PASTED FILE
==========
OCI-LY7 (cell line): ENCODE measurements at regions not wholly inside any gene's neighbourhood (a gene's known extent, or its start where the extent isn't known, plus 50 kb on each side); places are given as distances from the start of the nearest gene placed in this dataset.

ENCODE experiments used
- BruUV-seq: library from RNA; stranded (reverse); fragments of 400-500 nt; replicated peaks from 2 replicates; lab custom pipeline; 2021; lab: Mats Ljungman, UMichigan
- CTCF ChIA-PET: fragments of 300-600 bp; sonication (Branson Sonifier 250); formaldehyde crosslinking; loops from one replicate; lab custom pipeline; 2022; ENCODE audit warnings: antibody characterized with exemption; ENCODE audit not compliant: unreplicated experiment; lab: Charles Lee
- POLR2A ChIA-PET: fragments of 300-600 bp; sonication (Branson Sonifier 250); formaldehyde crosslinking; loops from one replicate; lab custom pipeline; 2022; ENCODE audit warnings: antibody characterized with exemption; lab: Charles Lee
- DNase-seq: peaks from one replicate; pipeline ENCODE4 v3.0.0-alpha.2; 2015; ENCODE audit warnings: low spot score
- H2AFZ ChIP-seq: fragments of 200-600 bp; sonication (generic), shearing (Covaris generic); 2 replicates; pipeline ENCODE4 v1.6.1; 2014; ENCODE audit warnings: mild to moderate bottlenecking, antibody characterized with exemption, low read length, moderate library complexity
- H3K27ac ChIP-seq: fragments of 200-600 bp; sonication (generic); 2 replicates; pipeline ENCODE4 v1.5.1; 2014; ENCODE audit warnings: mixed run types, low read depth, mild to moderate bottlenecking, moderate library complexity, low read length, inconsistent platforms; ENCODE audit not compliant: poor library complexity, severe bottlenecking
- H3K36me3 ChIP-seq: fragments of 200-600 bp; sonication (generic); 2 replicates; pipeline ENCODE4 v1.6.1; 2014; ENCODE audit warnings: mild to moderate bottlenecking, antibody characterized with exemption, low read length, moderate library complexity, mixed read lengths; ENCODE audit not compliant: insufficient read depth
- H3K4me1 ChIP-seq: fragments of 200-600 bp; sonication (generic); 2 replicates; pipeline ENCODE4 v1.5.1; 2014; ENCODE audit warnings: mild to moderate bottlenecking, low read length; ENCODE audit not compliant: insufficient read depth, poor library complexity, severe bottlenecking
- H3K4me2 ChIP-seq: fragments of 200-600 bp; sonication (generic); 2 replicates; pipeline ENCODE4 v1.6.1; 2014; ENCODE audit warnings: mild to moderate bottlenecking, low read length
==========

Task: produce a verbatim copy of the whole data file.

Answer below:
OCI-LY7 (cell line): ENCODE measurements at regions not wholly inside any gene's neighbourhood (a gene's known extent, or its start where the extent isn't known, plus 50 kb on each side); places are given as distances from the start of the nearest gene placed in this dataset.

ENCODE experiments used
- BruUV-seq: library from RNA; stranded (reverse); fragments of 400-500 nt; replicated peaks from 2 replicates; lab custom pipeline; 2021; lab: Mats Ljungman, UMichigan
- CTCF ChIA-PET: fragments of 300-600 bp; sonication (Branson Sonifier 250); formaldehyde crosslinking; loops from one replicate; lab custom pipeline; 2022; ENCODE audit warnings: antibody characterized with exemption; ENCODE audit not compliant: unreplicated experiment; lab: Charles Lee
- POLR2A ChIA-PET: fragments of 300-600 bp; sonication (Branson Sonifier 250); formaldehyde crosslinking; loops from one replicate; lab custom pipeline; 2022; ENCODE audit warnings: antibody characterized with exemption; lab: Charles Lee
- DNase-seq: peaks from one replicate; pipeline ENCODE4 v3.0.0-alpha.2; 2015; ENCODE audit warnings: low spot score
- H2AFZ ChIP-seq: fragments of 200-600 bp; sonication (generic), shearing (Covaris generic); 2 replicates; pipeline ENCODE4 v1.6.1; 2014; ENCODE audit warnings: mild to moderate bottlenecking, antibody characterized with exemption, low read length, moderate library complexity
- H3K27ac ChIP-seq: fragments of 200-600 bp; sonication (generic); 2 replicates; pipeline ENCODE4 v1.5.1; 2014; ENCODE audit warnings: mixed run types, low read depth, mild to moderate bottlenecking, moderate library complexity, low read length, inconsistent platforms; ENCODE audit not compliant: poor library complexity, severe bottlenecking
- H3K36me3 ChIP-seq: fragments of 200-600 bp; sonication (generic); 2 replicates; pipeline ENCODE4 v1.6.1; 2014; ENCODE audit warnings: mild to moderate bottlenecking, antibody characterized with exemption, low read length, moderate library complexity, mixed read lengths; ENCODE audit not compliant: insufficient read depth
- H3K4me1 ChIP-seq: fragments of 200-600 bp; sonication (generic); 2 replicates; pipeline ENCODE4 v1.5.1; 2014; ENCODE audit warnings: mild to moderate bottlenecking, low read length; ENCODE audit not compliant: insufficient read depth, poor library complexity, severe bottlenecking
- H3K4me2 ChIP-seq: fragments of 200-600 bp; sonication (generic); 2 replicates; pipeline ENCODE4 v1.6.1; 2014; ENCODE audit warnings: mild to moderate bottlenecking, low read length